As of now, the age limit to vote for U.S. government officials is 18: the age that teens legally become adults. People tend to think of government and politics to be “adult stuff,” but we never really stop to think that politics is something that affects everyone’s daily lives.
Kids, and younger teenagers especially, have strong opinions, and politics is something that nowadays is a big topic in kids’ lives. I am not saying that kids as young as 13 or 14 should be able to vote, but I think it is reasonable to lower the voting age limit to 15-16 year olds.
Most of the kids in this age group are culturally sensitive and can probably understand enough about politics and topics related to how the government works. They also have many responsibilities like taking care of siblings, doing chores, or even working at jobs. Having jobs and other obligations will make them feel that it is more important to pay attention to politics, economy, society, etc. Plus, some kids in the 10th and 11th grades are learning about government and voting in school.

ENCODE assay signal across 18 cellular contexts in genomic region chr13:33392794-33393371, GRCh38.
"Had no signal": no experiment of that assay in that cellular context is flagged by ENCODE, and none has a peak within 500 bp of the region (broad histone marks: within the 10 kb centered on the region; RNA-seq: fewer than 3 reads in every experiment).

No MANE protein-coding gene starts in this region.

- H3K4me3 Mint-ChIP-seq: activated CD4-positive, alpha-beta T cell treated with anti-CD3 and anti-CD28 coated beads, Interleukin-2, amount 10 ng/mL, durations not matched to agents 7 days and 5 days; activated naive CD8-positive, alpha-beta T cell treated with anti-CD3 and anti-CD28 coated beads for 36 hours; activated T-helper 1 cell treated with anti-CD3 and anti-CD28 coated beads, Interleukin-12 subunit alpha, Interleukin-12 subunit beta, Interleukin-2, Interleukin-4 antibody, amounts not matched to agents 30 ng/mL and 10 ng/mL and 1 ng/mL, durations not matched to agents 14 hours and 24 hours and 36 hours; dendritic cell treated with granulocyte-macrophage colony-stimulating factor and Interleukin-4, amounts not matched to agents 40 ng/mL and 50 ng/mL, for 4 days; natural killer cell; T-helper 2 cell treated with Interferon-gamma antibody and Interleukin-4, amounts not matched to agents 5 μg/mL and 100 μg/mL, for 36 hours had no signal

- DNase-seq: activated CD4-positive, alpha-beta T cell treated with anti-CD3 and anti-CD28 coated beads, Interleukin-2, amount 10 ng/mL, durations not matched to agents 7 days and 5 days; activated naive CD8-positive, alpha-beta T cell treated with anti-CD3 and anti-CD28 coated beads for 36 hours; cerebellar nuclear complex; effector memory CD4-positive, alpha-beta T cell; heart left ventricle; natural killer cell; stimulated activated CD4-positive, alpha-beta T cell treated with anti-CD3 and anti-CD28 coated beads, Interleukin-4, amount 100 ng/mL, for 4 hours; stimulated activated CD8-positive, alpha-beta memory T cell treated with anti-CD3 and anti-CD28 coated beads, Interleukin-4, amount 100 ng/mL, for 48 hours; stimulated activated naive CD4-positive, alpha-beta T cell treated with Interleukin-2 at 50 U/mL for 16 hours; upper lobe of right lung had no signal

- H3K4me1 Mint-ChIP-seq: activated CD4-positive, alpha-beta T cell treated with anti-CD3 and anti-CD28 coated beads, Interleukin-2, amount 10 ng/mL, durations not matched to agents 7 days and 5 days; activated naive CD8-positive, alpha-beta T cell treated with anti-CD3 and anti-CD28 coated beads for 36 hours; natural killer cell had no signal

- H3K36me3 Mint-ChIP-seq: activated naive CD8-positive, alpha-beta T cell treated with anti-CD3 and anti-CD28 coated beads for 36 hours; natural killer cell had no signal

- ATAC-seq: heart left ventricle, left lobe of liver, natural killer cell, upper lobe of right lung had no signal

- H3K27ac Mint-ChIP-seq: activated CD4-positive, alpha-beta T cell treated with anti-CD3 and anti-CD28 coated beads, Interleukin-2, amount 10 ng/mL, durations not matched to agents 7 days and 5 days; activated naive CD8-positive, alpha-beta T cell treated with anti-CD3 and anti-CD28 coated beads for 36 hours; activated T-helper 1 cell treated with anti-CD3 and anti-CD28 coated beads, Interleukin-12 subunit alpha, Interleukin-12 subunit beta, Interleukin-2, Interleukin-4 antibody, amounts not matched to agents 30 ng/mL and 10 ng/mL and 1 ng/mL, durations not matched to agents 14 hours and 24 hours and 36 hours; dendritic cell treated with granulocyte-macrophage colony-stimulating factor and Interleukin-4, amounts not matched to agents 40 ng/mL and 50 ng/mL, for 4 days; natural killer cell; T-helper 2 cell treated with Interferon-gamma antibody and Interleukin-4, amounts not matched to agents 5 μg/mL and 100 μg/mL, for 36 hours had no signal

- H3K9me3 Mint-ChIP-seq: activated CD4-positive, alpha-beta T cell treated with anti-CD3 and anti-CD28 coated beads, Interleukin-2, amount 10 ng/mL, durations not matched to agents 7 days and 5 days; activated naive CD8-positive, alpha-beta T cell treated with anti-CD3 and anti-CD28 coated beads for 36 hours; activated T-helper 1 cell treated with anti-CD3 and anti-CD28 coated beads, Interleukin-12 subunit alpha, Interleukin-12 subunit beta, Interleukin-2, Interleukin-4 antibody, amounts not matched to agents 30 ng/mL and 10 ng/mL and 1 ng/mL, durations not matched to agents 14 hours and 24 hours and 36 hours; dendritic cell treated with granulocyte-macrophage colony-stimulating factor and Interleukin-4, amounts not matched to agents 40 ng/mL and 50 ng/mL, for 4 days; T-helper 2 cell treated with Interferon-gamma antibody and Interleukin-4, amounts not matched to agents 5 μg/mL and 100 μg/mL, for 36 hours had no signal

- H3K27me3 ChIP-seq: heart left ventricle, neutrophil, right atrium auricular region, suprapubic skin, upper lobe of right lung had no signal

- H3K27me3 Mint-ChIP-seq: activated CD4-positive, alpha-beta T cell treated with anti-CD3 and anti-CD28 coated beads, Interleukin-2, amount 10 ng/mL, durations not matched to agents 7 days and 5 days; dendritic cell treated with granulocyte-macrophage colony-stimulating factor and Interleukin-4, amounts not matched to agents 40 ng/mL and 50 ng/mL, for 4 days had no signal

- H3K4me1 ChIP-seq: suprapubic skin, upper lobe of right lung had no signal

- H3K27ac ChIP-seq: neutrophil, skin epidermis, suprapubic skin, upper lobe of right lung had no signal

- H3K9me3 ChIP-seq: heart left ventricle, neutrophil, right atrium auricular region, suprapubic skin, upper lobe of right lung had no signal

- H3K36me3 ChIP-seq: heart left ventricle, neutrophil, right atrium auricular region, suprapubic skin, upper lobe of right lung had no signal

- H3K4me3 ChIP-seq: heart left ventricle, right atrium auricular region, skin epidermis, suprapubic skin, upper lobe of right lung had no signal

In fact, Mary Wagner, a government teacher said that having “more people eligible to vote is healthy for a democracy.”
Additionally, Deena Habash, the co-president for Model U.N. at Blake, says that, “young people should take an active part in voting [because it will] force younger people to get involved with politics.”
Lowering the voting age will inspire more people to learn about and get people to be involved with government since people around their age are participating in politics.
Habash also thinks that lowering the voting age would “definitely change what politicians focus on” since they would also be looking out for kids and “listening to our issues.”
Society can greatly benefit from allowing minors to vote. Many topics that politicians focus on, such as racism, immigration, climate change, and the pandemic, relate to kids’ lives. Why not allow teenagers to convey their thoughts and feelings by voting? This will make society more inclusive by allowing kids to feel like their voices are being represented and heard.